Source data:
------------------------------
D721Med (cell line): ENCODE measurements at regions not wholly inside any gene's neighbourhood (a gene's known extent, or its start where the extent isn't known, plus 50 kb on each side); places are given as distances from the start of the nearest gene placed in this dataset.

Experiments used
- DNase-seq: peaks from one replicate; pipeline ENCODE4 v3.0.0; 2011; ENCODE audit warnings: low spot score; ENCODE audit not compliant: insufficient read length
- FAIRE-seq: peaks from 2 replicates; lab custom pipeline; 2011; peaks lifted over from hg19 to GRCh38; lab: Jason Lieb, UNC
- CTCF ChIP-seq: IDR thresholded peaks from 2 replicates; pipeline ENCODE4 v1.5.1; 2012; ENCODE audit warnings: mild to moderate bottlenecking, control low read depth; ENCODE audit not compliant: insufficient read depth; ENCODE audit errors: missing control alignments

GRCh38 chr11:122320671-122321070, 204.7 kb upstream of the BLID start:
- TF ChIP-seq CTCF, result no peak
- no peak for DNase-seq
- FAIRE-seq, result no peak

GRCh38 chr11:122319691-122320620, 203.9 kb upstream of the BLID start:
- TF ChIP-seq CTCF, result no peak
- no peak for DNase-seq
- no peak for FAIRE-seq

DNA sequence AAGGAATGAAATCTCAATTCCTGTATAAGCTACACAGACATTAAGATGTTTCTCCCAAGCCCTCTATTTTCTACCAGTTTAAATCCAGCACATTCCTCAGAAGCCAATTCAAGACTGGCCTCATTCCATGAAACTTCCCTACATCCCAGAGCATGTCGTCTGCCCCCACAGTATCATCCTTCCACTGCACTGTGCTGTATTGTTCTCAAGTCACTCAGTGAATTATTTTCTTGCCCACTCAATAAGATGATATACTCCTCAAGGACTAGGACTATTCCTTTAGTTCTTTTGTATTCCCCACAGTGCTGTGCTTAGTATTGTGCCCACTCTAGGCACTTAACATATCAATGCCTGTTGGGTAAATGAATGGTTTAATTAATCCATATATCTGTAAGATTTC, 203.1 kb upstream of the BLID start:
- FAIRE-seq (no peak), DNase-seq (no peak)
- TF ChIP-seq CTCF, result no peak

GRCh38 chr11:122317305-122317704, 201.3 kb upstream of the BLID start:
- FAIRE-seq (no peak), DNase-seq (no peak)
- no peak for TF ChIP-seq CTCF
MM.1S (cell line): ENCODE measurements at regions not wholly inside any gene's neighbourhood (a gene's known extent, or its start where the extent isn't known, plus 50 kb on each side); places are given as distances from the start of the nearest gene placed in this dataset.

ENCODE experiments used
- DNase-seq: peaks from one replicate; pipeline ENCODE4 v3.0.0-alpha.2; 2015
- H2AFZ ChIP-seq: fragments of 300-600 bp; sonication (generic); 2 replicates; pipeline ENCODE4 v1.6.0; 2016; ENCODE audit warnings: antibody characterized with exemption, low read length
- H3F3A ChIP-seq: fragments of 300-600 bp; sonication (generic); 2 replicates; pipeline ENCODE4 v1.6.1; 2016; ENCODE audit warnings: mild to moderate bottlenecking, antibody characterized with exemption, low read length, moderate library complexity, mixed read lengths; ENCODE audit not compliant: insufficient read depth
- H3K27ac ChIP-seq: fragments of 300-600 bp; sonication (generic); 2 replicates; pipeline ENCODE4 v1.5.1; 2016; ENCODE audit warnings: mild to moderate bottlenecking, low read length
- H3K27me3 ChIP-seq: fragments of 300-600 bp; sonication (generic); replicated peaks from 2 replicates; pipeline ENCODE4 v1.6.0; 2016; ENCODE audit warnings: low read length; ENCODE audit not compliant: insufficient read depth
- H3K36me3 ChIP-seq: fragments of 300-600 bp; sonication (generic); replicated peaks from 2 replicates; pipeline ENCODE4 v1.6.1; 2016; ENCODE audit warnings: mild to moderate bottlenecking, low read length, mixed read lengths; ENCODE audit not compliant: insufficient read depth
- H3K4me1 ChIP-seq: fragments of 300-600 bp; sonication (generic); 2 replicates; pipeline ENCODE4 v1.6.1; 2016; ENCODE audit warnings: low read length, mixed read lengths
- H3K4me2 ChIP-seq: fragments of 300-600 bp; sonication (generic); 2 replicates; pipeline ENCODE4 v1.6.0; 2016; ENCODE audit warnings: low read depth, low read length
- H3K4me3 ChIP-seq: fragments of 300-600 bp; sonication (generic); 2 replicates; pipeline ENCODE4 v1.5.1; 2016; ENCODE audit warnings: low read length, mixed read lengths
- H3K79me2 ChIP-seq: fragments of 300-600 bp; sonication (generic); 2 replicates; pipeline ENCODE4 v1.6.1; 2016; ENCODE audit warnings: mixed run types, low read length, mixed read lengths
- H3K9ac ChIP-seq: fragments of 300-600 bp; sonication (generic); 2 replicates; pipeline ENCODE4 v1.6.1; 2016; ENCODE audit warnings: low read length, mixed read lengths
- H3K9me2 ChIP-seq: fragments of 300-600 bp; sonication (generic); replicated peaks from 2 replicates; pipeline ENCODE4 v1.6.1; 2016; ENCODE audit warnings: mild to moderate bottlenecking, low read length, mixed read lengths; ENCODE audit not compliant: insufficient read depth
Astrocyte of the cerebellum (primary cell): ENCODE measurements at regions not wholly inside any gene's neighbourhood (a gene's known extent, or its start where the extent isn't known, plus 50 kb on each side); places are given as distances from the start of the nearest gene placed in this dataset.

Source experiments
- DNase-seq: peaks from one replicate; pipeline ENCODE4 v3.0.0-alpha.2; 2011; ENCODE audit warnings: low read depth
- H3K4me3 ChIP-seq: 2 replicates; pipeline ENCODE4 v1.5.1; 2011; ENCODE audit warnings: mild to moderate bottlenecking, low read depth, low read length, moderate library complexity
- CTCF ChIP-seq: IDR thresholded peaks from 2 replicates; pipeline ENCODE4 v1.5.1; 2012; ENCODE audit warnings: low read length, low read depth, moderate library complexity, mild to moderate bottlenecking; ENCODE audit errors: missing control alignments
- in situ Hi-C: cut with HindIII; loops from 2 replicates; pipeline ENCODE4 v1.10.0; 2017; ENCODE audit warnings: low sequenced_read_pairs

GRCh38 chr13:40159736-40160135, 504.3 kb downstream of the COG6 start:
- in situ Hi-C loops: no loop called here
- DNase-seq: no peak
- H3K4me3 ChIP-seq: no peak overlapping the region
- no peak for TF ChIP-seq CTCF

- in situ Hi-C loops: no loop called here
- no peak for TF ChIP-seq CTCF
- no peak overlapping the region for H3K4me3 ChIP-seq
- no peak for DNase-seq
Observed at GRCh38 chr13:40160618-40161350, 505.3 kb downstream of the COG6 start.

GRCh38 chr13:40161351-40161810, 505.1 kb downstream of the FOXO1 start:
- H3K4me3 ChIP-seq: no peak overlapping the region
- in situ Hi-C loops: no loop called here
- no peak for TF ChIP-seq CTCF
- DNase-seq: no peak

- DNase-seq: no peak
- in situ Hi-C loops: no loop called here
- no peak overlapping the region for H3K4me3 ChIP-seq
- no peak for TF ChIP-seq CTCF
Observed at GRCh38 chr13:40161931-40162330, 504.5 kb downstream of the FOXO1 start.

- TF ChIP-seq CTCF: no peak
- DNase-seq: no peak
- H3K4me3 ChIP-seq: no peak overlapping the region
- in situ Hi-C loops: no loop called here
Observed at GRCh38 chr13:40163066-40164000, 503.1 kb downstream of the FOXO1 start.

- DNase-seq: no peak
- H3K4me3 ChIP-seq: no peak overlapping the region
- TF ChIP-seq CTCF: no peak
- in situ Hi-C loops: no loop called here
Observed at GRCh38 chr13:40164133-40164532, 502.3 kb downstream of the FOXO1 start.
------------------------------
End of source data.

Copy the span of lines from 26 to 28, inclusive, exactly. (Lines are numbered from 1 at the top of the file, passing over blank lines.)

- H3K27me3 ChIP-seq: fragments of 300-600 bp; sonication (generic); replicated peaks from 2 replicates; pipeline ENCODE4 v1.6.0; 2016; ENCODE audit warnings: low read length; ENCODE audit not compliant: insufficient read depth
- H3K36me3 ChIP-seq: fragments of 300-600 bp; sonication (generic); replicated peaks from 2 replicates; pipeline ENCODE4 v1.6.1; 2016; ENCODE audit warnings: mild to moderate bottlenecking, low read length, mixed read lengths; ENCODE audit not compliant: insufficient read depth
- H3K4me1 ChIP-seq: fragments of 300-600 bp; sonication (generic); 2 replicates; pipeline ENCODE4 v1.6.1; 2016; ENCODE audit warnings: low read length, mixed read lengths